The reduction, a tiny 0.7 percent dip, is better than an increase, of course. But McGinnis noted in his report that council has set a goal of dropping emissions by 2 percent a year.

Greenwood Tree Board announces Arbor Day poster contest winners; Greenwood, MI

Greenwood Commonwealth > Archives > Lifestyle > Features > Trees are terrific:
When we think about what trees do for people most of us think about the shade they provide on a hot sunny day or a place to hang a swing for playtime.

As fifth-graders at Greenwood schools learned this Arbor Day, trees do more for us and our environment than we can merely see, such as absorbing carbon dioxide, making oxygen and cooling the air.

The Greenwood Tree Board recognized the environmentally conscious occasion by visiting those students to remind them of the importance of urban forestry and promote the annual fifth-grade poster contest.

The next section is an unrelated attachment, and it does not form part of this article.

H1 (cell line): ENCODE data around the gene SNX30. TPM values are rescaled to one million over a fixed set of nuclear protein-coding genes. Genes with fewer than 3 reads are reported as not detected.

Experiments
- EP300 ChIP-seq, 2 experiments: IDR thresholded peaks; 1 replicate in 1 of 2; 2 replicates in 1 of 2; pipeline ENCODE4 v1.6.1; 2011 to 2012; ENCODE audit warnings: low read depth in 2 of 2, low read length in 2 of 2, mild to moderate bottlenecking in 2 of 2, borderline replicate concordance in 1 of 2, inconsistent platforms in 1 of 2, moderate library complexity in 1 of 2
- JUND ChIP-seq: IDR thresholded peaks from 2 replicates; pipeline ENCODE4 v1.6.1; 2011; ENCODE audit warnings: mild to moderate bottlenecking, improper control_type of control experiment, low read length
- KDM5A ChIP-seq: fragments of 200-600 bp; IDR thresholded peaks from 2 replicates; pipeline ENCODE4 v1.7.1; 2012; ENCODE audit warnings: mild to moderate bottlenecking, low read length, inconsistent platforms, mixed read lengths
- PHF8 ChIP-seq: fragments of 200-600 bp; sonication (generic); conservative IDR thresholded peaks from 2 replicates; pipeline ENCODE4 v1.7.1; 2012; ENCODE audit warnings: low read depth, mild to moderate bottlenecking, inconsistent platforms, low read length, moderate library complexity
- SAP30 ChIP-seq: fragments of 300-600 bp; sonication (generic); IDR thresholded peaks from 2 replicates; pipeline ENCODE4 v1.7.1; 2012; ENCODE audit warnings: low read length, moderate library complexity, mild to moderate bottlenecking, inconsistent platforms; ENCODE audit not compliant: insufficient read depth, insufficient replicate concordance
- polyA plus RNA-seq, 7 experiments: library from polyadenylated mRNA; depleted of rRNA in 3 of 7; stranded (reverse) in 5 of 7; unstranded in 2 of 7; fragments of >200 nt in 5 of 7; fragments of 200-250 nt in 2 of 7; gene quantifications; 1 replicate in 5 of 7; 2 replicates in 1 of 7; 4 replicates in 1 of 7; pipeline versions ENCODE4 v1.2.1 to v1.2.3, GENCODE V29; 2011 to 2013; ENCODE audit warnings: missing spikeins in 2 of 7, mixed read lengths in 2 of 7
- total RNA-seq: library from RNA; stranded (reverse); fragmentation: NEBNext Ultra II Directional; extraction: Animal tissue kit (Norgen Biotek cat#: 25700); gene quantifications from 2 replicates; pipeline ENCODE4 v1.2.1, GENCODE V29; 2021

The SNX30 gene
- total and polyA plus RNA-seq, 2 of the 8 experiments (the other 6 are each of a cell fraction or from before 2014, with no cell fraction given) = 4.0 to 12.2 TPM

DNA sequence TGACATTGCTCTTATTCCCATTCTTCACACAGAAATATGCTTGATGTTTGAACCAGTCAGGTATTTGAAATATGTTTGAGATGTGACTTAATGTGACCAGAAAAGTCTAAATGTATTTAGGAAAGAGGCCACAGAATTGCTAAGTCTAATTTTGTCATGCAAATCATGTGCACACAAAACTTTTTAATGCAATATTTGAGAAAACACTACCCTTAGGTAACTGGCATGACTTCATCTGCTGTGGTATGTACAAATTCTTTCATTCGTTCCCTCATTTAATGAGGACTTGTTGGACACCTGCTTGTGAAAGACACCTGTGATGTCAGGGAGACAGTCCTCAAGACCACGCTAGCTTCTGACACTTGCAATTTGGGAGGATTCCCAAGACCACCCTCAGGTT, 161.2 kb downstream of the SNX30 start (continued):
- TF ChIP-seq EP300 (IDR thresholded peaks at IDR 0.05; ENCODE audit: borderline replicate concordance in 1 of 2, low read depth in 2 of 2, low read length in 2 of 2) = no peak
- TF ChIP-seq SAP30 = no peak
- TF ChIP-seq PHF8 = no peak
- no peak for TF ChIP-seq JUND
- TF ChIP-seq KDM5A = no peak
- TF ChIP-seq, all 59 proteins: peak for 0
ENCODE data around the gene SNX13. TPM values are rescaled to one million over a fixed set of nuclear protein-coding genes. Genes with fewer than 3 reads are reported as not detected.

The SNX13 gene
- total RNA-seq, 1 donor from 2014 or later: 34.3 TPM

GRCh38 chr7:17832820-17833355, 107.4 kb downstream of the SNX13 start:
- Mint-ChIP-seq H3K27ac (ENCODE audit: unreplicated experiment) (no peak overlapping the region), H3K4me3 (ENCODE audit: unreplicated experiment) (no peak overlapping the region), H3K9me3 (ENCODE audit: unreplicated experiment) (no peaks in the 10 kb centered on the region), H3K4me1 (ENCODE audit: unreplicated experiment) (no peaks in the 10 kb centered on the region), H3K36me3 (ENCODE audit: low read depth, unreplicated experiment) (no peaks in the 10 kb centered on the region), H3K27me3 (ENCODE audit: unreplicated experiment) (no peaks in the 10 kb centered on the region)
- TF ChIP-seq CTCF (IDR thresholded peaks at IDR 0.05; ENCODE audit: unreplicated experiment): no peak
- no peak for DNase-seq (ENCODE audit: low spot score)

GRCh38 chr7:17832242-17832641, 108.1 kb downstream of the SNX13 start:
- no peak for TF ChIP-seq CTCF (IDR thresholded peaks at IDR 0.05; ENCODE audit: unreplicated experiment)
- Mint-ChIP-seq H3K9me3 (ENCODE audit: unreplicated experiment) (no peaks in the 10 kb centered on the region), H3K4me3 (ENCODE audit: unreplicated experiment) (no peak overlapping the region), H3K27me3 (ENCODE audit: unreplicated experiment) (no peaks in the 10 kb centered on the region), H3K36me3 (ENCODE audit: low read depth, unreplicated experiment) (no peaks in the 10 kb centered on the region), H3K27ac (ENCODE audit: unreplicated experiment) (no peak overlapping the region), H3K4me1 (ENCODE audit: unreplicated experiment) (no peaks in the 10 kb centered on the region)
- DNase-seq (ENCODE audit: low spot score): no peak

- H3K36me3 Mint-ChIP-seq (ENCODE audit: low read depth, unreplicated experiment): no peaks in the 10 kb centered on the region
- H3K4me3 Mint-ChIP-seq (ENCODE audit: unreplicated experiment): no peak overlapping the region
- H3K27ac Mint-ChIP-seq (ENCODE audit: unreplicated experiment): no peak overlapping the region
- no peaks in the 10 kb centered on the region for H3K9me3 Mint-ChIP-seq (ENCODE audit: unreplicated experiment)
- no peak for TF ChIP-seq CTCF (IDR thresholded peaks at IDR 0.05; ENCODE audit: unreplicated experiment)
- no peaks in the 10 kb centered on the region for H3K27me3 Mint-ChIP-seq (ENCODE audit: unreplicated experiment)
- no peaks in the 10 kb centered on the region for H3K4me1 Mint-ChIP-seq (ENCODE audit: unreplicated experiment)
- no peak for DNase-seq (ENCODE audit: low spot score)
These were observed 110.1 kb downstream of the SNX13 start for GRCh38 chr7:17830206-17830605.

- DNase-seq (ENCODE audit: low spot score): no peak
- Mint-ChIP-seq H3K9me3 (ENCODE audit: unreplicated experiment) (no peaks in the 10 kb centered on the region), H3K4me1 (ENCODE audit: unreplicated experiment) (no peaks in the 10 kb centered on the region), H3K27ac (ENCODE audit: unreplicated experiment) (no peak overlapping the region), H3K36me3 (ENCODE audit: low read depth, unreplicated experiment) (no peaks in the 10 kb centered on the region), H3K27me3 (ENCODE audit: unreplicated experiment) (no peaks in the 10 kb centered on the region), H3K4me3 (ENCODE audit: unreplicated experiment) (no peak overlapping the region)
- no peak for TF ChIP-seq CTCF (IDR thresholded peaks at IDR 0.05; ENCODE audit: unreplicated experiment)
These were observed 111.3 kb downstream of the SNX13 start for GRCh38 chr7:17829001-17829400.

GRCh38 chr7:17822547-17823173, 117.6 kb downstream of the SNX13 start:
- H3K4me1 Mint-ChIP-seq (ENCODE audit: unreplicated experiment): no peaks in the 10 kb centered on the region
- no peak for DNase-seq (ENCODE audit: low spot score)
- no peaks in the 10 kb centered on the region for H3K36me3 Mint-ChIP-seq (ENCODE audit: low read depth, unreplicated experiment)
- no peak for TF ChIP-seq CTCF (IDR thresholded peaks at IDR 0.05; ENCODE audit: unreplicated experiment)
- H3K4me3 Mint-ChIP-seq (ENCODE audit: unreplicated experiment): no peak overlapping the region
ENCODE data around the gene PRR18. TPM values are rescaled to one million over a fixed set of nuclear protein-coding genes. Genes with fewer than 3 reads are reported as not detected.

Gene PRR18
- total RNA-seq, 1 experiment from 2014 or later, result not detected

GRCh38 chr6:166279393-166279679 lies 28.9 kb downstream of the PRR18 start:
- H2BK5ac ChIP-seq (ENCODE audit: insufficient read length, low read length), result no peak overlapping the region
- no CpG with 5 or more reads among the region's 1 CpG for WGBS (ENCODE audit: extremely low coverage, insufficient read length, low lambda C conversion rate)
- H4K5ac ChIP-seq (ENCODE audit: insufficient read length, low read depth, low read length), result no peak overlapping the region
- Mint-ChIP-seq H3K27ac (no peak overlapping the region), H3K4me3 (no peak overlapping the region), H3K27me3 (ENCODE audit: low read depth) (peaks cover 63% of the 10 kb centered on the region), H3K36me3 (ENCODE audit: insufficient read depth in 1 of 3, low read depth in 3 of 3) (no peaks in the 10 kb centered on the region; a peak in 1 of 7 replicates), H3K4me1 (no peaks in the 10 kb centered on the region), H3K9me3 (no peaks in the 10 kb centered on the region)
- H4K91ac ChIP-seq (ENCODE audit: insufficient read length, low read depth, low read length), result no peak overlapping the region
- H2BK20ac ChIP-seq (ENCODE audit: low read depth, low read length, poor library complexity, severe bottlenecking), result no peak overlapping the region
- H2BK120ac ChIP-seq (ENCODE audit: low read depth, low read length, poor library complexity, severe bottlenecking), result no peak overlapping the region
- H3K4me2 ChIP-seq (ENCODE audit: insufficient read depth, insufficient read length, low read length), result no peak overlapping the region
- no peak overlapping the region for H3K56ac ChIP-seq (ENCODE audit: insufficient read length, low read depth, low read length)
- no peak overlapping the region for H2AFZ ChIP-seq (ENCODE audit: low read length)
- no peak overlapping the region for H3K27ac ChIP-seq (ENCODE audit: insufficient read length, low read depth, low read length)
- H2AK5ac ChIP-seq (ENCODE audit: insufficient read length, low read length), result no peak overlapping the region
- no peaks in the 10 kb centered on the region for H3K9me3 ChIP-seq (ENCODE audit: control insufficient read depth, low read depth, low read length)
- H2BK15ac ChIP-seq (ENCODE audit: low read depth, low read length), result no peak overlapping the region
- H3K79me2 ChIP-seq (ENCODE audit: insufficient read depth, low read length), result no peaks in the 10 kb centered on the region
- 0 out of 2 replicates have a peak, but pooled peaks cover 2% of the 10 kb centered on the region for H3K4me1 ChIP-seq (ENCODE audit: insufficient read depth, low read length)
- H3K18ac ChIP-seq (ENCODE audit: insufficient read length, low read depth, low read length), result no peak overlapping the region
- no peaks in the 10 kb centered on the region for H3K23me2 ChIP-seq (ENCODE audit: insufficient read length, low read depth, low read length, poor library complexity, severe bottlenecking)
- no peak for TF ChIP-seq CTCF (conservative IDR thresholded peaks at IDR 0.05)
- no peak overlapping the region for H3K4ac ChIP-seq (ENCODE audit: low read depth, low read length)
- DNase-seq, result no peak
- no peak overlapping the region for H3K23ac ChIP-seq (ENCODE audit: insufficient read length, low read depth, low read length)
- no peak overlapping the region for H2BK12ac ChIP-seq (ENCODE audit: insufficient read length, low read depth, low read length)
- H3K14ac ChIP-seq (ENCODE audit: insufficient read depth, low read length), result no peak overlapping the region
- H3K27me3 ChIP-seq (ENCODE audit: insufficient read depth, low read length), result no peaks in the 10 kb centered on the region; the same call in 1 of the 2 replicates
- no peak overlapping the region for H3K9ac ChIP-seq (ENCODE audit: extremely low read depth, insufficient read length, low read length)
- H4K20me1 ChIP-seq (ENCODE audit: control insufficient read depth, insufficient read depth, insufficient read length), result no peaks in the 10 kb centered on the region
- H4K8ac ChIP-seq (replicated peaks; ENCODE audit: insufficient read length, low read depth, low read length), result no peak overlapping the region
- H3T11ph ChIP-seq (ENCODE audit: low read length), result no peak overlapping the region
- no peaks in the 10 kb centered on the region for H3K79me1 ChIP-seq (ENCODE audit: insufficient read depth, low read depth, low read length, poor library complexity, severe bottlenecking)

Monday, March 8, 2010

Whose fruit is it anyway? HI

Fruits of labor - Hawaii News -
A neighbor's fruit tree canopy extends significantly into our yard and creates an abundance of work and green waste for us to handle. Often more of the canopy is overhanging our yard (and other neighbors') than the trunk owner's yard. For more than 20 years, the tree owner concurred that the neighbors owned the fruit over their yards. But the owner recently sold, and the new owner seems to feel differently. Any 'right of way' or 'common law' created by long-term previous activity? Who is entitled to the fruit that grows over onto our yard? Considering we have to do the cleanup, it would seem that we should be entitled to some, if not all, of the fruit.

Plantation is Tree City USA for 30th year in a row; Plantation, FL

Plantation is Tree City USA for 30th year in a row - South Florida